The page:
It strikes me that this play is about a 3 way relationship – a woman, a man and the landscape. The environment is unforgettably present and unusually it’s not about us making marks on the earth but beyond a tipping point to where the earth now makes, marks on us. The consequences and interdependence of this situation is the body of the drama and the relationship. Who is keeping who alive and in place? Who is witnessing who? Her body is part gone – she wants to keep moving and be seen. He has freedoms but doesn’t leave and is out of sight and reach. She wears the earth, the earth wears him. The world rotates.
It’s interesting how your perspective recalibrates. Initially it appears that nothing much happens in this play but once you find its orbit, when your world closes down into the time and space of the play there is so much drama, so much emotion.
In going through the play Sarah is working with the actors on the interpretation and delivery of their lines, the development of their characters, the physicality of their performance and movements and their interactions with each other. This is a very detailed process. She may work with the actors on a paragraph of text several times before moving on. Each time asking them to try expressing it in a slightly different tone, mood or emotion or with different timing. Sometimes she tells anecdotes of people she knows or situations she’s seen to illustrate and relate the piece to real lives. Do you know anyone like that? My neighbour sometimes does this etc.
After all the options are explored a shared approach is agreed and then the process is repeated for the next section. It is a mining of the text. This is a particularly dense piece but I would imagine the essence of her approach translates to other works.
I am particularly struck by how the director and actors are able to reverse engineer the world of the characters from the text on the page. By interrogating the phrases, pauses and repetitions they are able to deduce elements of personality and plot.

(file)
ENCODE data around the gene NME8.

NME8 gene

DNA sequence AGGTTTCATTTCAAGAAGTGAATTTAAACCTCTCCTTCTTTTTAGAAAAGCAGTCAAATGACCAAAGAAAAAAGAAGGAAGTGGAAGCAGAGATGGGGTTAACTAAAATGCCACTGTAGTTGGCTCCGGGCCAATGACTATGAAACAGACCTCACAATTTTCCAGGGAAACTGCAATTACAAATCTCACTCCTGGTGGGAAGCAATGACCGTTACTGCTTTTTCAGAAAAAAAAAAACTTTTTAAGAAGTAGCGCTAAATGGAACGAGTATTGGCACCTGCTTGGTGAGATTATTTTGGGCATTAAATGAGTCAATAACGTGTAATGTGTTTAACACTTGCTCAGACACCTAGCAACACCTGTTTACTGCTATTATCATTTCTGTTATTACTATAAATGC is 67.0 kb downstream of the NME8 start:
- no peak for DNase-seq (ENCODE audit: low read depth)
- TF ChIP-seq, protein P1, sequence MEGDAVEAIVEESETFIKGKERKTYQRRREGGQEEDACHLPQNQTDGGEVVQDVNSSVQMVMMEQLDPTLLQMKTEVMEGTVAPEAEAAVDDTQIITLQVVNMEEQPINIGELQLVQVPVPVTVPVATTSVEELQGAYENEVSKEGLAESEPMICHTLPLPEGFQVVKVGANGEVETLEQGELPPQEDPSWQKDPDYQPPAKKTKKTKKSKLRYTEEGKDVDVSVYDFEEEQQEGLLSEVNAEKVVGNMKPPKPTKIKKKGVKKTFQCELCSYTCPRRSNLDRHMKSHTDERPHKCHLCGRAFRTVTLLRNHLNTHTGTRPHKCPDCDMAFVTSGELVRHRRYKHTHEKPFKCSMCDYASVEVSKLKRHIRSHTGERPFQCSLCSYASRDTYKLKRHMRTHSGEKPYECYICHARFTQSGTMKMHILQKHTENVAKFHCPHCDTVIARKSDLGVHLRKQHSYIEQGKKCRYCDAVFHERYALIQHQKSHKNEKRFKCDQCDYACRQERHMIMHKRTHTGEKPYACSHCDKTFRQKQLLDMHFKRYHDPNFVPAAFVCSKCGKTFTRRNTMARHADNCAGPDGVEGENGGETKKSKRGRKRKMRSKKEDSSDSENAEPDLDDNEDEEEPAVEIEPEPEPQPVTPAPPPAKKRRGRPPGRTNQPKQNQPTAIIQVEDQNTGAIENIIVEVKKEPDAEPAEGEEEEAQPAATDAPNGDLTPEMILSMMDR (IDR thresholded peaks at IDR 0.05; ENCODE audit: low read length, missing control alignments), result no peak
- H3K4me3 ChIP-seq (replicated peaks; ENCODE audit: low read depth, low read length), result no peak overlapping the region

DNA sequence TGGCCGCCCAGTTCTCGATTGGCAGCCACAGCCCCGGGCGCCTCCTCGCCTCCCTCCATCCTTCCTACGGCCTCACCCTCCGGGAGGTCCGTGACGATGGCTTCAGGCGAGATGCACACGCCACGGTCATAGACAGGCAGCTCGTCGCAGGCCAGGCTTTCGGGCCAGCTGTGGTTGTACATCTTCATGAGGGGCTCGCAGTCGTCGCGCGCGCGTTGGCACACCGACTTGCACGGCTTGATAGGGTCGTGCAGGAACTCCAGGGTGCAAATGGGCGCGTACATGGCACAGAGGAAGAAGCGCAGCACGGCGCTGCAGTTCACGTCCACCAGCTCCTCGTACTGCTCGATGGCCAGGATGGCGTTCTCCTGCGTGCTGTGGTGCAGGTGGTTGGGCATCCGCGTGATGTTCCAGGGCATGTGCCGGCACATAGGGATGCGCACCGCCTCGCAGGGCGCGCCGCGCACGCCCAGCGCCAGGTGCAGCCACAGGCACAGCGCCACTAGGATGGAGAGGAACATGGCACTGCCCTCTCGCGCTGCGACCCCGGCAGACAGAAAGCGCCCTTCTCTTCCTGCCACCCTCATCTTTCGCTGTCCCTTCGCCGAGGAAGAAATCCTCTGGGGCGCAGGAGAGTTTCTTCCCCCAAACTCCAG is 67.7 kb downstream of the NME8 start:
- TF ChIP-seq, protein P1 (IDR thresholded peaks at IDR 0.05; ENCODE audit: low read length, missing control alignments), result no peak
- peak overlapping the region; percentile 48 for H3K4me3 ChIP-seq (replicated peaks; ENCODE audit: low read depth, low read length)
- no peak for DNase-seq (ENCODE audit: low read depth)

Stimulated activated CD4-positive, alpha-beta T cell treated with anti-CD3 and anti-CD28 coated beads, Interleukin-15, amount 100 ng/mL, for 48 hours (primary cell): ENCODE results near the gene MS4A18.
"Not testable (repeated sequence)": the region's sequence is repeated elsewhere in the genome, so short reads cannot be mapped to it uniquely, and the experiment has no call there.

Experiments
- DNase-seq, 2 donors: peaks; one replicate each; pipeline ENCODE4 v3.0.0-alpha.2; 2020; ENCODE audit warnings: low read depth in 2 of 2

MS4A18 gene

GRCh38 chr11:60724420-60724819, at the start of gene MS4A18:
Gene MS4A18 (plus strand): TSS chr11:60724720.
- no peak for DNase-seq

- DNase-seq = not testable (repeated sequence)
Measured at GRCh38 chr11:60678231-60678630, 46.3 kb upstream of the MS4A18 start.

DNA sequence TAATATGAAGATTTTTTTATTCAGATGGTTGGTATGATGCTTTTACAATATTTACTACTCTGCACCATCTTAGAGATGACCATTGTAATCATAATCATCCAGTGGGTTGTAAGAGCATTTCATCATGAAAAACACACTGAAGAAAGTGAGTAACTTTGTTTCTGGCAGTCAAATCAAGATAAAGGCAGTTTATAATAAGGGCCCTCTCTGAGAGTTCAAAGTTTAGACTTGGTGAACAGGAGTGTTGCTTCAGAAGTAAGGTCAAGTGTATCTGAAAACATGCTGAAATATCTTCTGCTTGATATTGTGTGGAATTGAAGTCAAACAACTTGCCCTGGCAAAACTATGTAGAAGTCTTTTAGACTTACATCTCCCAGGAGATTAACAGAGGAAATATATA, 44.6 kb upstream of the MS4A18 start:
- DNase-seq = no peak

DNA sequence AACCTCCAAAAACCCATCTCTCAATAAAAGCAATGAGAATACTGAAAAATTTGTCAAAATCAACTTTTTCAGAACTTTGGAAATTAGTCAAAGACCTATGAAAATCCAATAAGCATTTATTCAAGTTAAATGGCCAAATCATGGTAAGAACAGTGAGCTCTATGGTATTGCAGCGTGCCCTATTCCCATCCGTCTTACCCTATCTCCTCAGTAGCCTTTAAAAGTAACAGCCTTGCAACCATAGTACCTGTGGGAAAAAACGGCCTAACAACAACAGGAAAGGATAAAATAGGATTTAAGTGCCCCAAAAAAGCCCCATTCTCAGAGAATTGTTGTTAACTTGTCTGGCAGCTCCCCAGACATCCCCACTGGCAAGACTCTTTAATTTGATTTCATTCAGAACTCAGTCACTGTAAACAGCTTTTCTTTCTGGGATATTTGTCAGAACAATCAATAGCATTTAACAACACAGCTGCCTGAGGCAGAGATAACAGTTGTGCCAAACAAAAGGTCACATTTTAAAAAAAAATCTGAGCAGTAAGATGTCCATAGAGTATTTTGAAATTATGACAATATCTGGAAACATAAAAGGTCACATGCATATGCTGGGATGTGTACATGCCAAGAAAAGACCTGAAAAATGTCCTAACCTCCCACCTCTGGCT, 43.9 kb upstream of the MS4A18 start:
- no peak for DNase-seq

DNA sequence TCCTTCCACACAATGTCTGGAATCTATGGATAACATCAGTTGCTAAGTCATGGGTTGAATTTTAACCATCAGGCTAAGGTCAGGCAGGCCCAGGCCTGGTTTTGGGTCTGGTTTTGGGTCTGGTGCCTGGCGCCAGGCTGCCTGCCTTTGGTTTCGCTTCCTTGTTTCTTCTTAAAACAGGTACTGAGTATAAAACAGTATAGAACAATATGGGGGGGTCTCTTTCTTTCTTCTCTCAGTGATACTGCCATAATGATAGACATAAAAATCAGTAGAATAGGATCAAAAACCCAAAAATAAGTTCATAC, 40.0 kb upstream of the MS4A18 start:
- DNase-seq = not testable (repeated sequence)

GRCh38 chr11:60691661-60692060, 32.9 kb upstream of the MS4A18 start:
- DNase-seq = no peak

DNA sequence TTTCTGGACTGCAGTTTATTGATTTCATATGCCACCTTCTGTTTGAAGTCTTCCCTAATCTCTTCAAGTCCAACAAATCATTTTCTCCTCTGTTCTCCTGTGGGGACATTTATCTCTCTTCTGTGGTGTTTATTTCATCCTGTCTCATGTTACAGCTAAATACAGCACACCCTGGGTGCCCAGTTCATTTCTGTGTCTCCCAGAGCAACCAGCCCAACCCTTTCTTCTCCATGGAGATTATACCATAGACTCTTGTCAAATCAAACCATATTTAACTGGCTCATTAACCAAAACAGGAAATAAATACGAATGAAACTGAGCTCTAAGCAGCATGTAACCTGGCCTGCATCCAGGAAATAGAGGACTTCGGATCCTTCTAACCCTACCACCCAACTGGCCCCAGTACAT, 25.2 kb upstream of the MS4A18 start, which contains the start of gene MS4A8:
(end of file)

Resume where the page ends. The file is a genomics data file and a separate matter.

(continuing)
In this case they are often exploring the mental health distortions caused by characters coping with the un-copeable: magical thinking, superstitions, filling up time, distracting oneself, avoiding triggers, remembering things that help and trying not to remember those that don’t, controlling daily routines – all are uncovered.
Sometimes Sarah explores a symbolic interpretation – what bigger resonance does this phrase or situation have? The writer has chosen everything for a reason.
Atri Banerjee, the Assistant Director, is very active in rehearsals. Often working with the actors alone at the beginning or end of the session. He is reinforcing the decisions of the day and walking with the actors over the paths the characters take to tread a deeper imprint. He is also helping with the mammoth task of learning the lines. He finds balance between letting them run sections and find their flow and stopping them where there is an error. He is catching significant deviations so that the actors don’t need to unlearn any mistakes. When they are running text he works with the DSM to mark any bits of text that are ‘sticky’ so that the actors know the sections that they need to give more attention to.
I also get to observe Movement Director, Vicki Manderson, working with the company. At first I am not sure what the role of a movement director will be, as the actors can’t move very much, but she has an extraordinary vision of the detail. She asks questions of how living in compact situations would affect the movements of a character -how repetition would. She brings their attention to the detail of everyday tasks often taken for granted and interrogates them - if you’re reading the paper does your head move as you read - or your eyes?
She also has an approach to gently sculpting the performance which echoes Sarah’s. When the actors make a suggestion it is completely acknowledged with ‘that’s one option- let’s try this way as well’. I have often wondered how, when working with professional actors, their opinion and the director’s come together but in this atmosphere of experimenting it seems easy. The actor’s first ideas and instincts are incorporated in an exploration where the director – whichever one it is – can then add their suggestion and then after embodying the options the director calls it and the shared direction is found.
Happy Days runs 25 May - 23 June 2018, Theatre